Journal cover Journal topic
Atmospheric Chemistry and Physics An interactive open-access journal of the European Geosciences Union
Journal topic

Journal metrics

Journal metrics

  • IF value: 5.509 IF 5.509
  • IF 5-year value: 5.689 IF 5-year 5.689
  • CiteScore value: 5.44 CiteScore 5.44
  • SNIP value: 1.519 SNIP 1.519
  • SJR value: 3.032 SJR 3.032
  • IPP value: 5.37 IPP 5.37
  • h5-index value: 86 h5-index 86
  • Scimago H index value: 161 Scimago H index 161
Discussion papers | Copyright
https://doi.org/10.5194/acp-2018-519
© Author(s) 2018. This work is distributed under
the Creative Commons Attribution 4.0 License.

Research article 11 Jun 2018

Research article | 11 Jun 2018

Review status
This discussion paper is a preprint. It is a manuscript under review for the journal Atmospheric Chemistry and Physics (ACP).

Seasonal evaluation of tropospheric CO2 over the Asia-Pacific region observed by the CONTRAIL commercial airliner measurements

Taku Umezawa1, Hidekazu Matsueda2, Yousuke Sawa2, Yosuke Niwa2, Toshinobu Machida1, and Lingxi Zhou3 Taku Umezawa et al.
  • 1National Institute for Environmental Studies, Tsukuba, Japan
  • 2Meteorological Research Institute, Tsukuba, Japan
  • 3Chinese Academy of Meteorological Sciences, Beijing, China

Abstract. We present climatological carbon dioxide (CO2) distributions over the Asia-Pacific region obtained from the CONTRAIL (Comprehensive Observation Network for Trace gases by Airliner) measurements. The high-frequency in-flight CO2 measurements over 10 years reveal a clear seasonal variation of CO2 in the upper troposphere (UT), with a maximum occurring in April–May and a minimum in August–September. The CO2 mole fraction in the UT north of 40°N is low and highly variable in June–August due to the arrival of air parcels with seasonally low CO2 caused by the summertime biospheric uptake in boreal Eurasia. For August–September in particular, the UT CO2 is noticeably low within the Asian summer monsoon anticyclone associated with the convective transport of strong biospheric CO2 uptake signal over South Asia. During September as the anticyclone decays, a spreading of this low CO2 area in the UT is observed in the vertical profiles of CO2 over the Pacific Rim of the continental East Asia. Simulation results identify the influence of anthropogenic and biospheric CO2 fluxes in the seasonal evolution of the spatial CO2 distribution over the Asia-Pacific region. It is found, for example, that a substantial contribution to the UT CO2 over the northwestern Pacific comes from the continental East Asian emissions in the spring, but switches to South Asian and/or Southeast Asian air masses affected dominantly by the biospheric CO2 uptake in the summer monsoon season. The CONTRAIL CO2 data provide useful constraints to model estimates of surface fluxes and to the evaluation of the satellite observations, in particular for the Asia-Pacific region.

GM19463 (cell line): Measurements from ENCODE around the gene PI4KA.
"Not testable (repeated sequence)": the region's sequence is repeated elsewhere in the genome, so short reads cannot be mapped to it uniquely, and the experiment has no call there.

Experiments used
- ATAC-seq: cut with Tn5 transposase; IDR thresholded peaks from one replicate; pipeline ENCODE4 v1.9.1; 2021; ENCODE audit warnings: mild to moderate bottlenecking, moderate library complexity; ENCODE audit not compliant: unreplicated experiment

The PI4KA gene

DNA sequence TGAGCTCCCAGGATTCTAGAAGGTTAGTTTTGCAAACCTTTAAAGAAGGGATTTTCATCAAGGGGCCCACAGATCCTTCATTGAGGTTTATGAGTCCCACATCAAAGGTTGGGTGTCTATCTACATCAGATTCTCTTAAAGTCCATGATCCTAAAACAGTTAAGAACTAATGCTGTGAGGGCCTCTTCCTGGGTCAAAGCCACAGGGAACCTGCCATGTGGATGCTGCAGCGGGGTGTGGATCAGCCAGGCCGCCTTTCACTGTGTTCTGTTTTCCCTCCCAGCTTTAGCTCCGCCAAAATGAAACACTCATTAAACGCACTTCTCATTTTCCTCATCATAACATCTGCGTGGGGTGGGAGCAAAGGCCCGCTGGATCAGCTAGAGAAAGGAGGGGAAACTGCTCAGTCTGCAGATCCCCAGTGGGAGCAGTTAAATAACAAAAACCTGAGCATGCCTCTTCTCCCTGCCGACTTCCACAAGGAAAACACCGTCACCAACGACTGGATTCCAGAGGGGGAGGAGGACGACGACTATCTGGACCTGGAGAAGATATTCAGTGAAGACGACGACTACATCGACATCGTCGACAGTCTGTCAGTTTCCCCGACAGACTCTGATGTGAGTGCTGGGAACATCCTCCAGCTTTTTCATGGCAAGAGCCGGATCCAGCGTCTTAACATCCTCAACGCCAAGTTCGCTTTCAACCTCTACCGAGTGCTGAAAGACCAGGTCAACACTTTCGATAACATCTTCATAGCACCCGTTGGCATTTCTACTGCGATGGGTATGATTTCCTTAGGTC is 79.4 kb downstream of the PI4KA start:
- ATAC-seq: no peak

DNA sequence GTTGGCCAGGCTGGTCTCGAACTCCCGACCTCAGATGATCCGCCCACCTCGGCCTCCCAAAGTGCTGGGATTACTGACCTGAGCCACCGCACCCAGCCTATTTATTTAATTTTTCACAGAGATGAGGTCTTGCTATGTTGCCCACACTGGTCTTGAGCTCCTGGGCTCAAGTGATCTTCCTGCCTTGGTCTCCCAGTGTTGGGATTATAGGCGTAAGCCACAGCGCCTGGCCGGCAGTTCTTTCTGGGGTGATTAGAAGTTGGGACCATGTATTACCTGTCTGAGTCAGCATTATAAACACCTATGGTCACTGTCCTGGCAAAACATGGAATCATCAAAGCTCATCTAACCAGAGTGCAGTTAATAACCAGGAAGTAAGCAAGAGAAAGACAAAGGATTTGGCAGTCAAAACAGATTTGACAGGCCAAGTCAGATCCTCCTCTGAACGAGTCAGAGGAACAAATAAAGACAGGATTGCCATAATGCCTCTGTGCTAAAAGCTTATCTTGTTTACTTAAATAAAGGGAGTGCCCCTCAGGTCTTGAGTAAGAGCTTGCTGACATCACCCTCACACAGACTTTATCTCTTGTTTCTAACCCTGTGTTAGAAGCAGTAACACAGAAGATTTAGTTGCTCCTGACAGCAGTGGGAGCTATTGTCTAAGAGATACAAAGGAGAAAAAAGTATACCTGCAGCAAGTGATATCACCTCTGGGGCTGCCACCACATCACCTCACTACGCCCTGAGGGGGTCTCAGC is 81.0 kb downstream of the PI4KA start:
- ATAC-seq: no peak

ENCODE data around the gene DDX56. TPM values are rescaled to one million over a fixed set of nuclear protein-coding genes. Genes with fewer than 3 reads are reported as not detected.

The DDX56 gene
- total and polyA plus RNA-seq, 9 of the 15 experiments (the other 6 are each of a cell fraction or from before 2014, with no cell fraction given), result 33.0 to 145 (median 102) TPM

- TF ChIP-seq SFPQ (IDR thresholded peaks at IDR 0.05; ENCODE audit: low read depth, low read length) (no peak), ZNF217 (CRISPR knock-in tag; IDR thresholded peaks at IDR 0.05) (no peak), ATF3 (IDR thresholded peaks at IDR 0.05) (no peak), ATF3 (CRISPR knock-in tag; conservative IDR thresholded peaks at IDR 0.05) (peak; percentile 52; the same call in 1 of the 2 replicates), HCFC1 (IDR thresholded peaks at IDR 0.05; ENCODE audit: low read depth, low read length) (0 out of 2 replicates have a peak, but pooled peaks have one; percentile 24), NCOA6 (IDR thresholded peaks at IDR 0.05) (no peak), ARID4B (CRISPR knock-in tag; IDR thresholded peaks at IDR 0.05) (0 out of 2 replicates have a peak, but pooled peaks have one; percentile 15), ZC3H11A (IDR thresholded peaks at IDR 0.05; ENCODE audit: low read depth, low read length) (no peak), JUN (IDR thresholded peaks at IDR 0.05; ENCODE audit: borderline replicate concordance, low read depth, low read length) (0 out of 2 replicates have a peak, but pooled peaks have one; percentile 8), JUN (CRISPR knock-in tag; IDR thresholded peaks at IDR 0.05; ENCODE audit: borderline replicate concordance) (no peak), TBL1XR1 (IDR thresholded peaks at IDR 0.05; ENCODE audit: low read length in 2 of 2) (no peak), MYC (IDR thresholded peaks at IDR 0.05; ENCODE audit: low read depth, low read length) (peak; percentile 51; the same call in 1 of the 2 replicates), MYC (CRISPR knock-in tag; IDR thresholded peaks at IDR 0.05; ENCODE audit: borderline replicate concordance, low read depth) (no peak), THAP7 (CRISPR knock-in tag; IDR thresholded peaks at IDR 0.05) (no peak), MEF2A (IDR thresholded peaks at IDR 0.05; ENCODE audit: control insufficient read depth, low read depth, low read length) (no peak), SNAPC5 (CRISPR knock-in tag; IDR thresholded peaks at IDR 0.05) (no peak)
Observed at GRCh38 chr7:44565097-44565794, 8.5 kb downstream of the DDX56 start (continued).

Download & links
Taku Umezawa et al.
Interactive discussion
Status: final response (author comments only)
Status: final response (author comments only)
AC: Author comment | RC: Referee comment | SC: Short comment | EC: Editor comment
[Login for Authors/Co-Editors] [Subscribe to comment alert] Printer-friendly Version - Printer-friendly version Supplement - Supplement
Taku Umezawa et al.
Taku Umezawa et al.
Viewed
Total article views: 311 (including HTML, PDF, and XML)
HTML PDF XML Total BibTeX EndNote
224 76 11 311 10 5
  • HTML: 224
  • PDF: 76
  • XML: 11
  • Total: 311
  • BibTeX: 10
  • EndNote: 5
Views and downloads (calculated since 11 Jun 2018)
Cumulative views and downloads (calculated since 11 Jun 2018)
Viewed (geographical distribution)
Total article views: 311 (including HTML, PDF, and XML) Thereof 308 with geography defined and 3 with unknown origin.
Country # Views %
  • 1
1
 
 
 
 
Cited
Saved
No saved metrics found.
Discussed
No discussed metrics found.
Latest update: 13 Aug 2018
Publications Copernicus
Special issue
Download
Short summary
Distribution of atmospheric CO2 is key to estimate surface CO2 sources and sinks. We present extensive analysis of a unique 10-year three-dimensional dataset of atmospheric CO2 measured by the CONTRAIL commercial airliner measurements over the Asia-Pacific region. We discuss interplay of atmospheric dynamics and surface CO2 sources and sinks in the seasonal evolution of the spatial CO2 distributions under the seasonally varying meteorology (e.g. Asian summer monsoon).
Distribution of atmospheric CO2 is key to estimate surface CO2 sources and sinks. We present...
Citation
Share